A Beginner's Guide To Sustainable Interior Design
Updated: 4 days ago
‘Sustainable Interior Design is a relatively new Interior Design trend based around a conscious and sustainable outlook on life. It takes into consideration the impact fast consumerism has on our environment and our carbon footprint. Typically this design style incorporates little to none synthetic and plastic materials. It champions local artisans and craftsmanship and focuses on sourcing local natural materials. This is my personal definition and interpretation of Sustainable Interior Design.
But Does Sustainability Mean?
To fully understand Sustainable Interior Design we must first go back to the beginning and understand what sustainability actually is. According to youmatter.world, sustainability ‘can be defined as the processes and actions through which humankind avoids the depletion of natural resources to keep an ecological balance so that the quality of life of society doesn’t decrease.’
The Earth’s natural resources are being used up at such a speed that we are at the brink of depleting all our natural resources. If we do not make a conscious effort to curb our consumption and find other alternatives, then we will find ourselves in trouble. A lot of natural materials do renew over an extended period of time, but we are consuming at such a speed that these materials do not have adequate time to renew, thus putting further strain on other natural resources that are renewing faster and are much easier to access.
It is due to this that we have relied heavily on synthetic materials over the past few decades. We do not have to wait for them to naturally renew, they can be produced in factories. Plus they are cost effective and cheaper, and are low maintenance. Now this may sound like a perfect solution, however it takes a huge amount of energy to produce these synthetic materials, energy which is derived from non-renewable natural resources. And therefore we find ourselves back at the original problem of using up all our natural resources. And in the age of fast consumerism, this is proving to be a massive problem.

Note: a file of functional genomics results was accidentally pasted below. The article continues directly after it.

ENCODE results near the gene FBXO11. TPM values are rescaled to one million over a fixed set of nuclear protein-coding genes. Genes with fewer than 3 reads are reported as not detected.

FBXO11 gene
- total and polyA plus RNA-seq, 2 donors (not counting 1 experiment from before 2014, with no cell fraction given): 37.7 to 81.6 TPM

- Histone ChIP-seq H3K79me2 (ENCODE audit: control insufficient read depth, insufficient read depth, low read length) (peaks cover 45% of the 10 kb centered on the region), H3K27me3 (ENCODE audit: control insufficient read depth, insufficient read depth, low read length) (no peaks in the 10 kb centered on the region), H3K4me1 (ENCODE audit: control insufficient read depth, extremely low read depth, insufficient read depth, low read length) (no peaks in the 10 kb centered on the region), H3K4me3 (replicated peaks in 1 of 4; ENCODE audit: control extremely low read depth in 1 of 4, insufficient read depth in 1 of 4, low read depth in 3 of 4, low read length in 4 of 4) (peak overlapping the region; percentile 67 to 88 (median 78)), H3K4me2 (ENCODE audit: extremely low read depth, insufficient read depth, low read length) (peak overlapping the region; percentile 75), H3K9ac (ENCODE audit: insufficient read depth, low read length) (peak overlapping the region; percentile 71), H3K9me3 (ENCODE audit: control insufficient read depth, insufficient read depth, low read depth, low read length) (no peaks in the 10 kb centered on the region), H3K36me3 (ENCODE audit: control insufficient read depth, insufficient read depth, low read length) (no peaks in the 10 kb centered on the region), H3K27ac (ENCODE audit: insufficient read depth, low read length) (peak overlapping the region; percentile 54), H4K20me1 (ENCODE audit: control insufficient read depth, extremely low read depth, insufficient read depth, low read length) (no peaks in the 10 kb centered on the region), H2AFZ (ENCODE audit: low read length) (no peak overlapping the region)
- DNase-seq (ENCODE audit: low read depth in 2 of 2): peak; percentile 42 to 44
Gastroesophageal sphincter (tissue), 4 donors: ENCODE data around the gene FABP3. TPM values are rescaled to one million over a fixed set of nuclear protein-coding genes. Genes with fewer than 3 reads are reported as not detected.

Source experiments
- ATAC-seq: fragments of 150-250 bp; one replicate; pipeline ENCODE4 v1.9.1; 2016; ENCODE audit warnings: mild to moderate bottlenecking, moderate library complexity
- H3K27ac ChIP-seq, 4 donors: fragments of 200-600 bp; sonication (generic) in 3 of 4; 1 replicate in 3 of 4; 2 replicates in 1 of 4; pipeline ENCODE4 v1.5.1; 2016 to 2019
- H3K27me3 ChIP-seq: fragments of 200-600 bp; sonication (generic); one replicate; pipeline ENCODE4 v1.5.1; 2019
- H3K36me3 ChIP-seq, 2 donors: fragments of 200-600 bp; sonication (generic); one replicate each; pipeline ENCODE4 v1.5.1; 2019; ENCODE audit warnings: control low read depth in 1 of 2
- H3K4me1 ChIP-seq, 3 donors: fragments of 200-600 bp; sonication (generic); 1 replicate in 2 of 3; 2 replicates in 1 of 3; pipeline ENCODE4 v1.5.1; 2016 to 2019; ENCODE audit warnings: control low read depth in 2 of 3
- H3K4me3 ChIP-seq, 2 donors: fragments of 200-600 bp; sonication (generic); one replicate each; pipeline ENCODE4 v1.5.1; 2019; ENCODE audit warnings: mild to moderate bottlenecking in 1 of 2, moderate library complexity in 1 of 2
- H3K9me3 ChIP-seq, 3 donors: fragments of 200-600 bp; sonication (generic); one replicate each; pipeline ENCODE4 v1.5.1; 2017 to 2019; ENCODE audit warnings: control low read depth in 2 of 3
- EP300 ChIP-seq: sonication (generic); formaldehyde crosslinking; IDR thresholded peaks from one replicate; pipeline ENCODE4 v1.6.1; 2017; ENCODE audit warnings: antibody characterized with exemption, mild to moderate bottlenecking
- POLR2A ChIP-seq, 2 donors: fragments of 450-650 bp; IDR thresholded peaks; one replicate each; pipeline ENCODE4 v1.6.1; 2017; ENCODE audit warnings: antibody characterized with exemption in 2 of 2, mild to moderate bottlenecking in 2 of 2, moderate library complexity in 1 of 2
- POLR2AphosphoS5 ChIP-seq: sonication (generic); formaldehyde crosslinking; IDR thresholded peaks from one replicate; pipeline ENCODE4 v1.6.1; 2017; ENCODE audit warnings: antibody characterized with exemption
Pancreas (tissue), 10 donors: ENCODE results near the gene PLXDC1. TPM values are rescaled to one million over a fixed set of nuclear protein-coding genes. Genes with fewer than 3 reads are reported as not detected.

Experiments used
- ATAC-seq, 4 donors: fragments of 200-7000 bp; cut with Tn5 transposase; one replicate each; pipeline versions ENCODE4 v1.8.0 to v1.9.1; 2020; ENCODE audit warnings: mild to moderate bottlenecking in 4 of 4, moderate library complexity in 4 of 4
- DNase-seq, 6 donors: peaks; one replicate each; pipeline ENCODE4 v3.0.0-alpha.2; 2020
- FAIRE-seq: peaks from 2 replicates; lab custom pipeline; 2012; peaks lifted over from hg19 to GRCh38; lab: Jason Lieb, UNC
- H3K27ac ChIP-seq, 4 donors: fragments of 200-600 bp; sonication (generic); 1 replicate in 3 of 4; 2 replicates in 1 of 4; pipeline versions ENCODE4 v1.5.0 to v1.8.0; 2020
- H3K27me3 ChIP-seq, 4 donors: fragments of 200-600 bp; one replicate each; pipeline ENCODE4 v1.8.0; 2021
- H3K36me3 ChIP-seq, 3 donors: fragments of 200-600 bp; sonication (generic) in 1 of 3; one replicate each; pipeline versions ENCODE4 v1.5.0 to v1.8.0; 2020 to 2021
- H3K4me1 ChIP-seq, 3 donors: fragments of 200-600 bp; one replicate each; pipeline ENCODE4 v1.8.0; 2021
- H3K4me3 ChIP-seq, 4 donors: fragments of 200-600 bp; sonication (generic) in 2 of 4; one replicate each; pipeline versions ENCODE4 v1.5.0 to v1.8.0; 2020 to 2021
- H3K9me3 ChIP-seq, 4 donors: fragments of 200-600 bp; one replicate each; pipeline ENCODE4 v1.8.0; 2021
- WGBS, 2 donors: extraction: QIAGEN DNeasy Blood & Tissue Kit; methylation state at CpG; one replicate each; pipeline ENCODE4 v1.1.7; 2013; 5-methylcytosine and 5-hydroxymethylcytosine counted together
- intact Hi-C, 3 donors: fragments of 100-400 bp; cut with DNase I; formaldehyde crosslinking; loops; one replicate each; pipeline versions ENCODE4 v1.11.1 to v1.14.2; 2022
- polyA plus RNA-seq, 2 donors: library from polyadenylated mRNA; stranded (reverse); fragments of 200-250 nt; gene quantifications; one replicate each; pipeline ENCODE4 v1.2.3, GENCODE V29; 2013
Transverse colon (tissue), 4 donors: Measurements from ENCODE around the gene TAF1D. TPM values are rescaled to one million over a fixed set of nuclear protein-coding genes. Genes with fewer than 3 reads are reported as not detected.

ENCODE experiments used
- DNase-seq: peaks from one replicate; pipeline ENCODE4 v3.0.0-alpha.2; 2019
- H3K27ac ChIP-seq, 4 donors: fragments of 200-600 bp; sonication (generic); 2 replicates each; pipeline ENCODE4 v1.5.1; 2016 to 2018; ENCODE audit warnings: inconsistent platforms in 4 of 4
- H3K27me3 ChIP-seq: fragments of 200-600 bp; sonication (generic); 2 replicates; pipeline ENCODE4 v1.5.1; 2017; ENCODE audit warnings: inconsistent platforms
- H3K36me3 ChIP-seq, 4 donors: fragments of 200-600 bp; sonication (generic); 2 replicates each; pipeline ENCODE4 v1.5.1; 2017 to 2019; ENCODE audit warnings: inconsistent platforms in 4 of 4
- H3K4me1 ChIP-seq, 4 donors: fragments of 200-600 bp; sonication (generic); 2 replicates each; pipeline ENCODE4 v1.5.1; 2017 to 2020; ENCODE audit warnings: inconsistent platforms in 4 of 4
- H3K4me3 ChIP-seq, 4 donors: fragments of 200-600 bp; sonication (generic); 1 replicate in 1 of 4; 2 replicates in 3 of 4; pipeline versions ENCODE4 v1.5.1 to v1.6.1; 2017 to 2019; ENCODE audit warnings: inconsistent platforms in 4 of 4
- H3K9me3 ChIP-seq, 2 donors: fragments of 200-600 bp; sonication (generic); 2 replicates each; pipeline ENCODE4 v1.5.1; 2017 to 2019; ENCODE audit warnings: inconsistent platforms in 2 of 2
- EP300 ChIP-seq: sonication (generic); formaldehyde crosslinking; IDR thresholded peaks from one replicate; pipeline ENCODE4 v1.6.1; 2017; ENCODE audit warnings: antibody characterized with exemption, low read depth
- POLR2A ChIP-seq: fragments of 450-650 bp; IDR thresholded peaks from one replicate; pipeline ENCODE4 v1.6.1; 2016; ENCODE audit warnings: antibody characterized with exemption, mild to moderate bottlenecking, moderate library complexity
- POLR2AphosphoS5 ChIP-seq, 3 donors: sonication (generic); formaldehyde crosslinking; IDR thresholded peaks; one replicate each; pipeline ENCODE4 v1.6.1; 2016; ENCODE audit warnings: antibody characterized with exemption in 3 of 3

Another aspect of sustainability is pollution. We as humans are generating far more waste than we are capable of disposing of and recycling safely and quickly as possible. Synthetic materials are made of highly toxic chemicals which are released into the atmosphere when these materials begin to decompose and break down. These toxins are highly dangerous to humans, animals and plants. These toxins are also interfering with our renewable natural resources, causing problems and delaying their renewing time.
However, synthetic materials are not all that bad and there some very life changing uses of plastics and they play a huge role in making our lives easier and efficient. The problem is with our wasteful habits and not fully understanding the harms of irresponsible use and disuse.
So sustainability is a conscious movement which focuses on how we, as humans, consume and dispose our products. It is about extending the lives of our natural resources, whilst also capping our waste and consumption of synthetic materials. Recycling plays a huge role in sustainability. The majority of natural materials and synthetic materials are recyclable, so it is a question of making sure they are recycled and they do not end up on landfill sites. It is also about inspiring designers to design products which use recycled materials, and is about making the consumer aware that recycled does not mean low quality or old. It just means that the end product is more sustainable and is keeping the Earth healthier for us and for the future generations.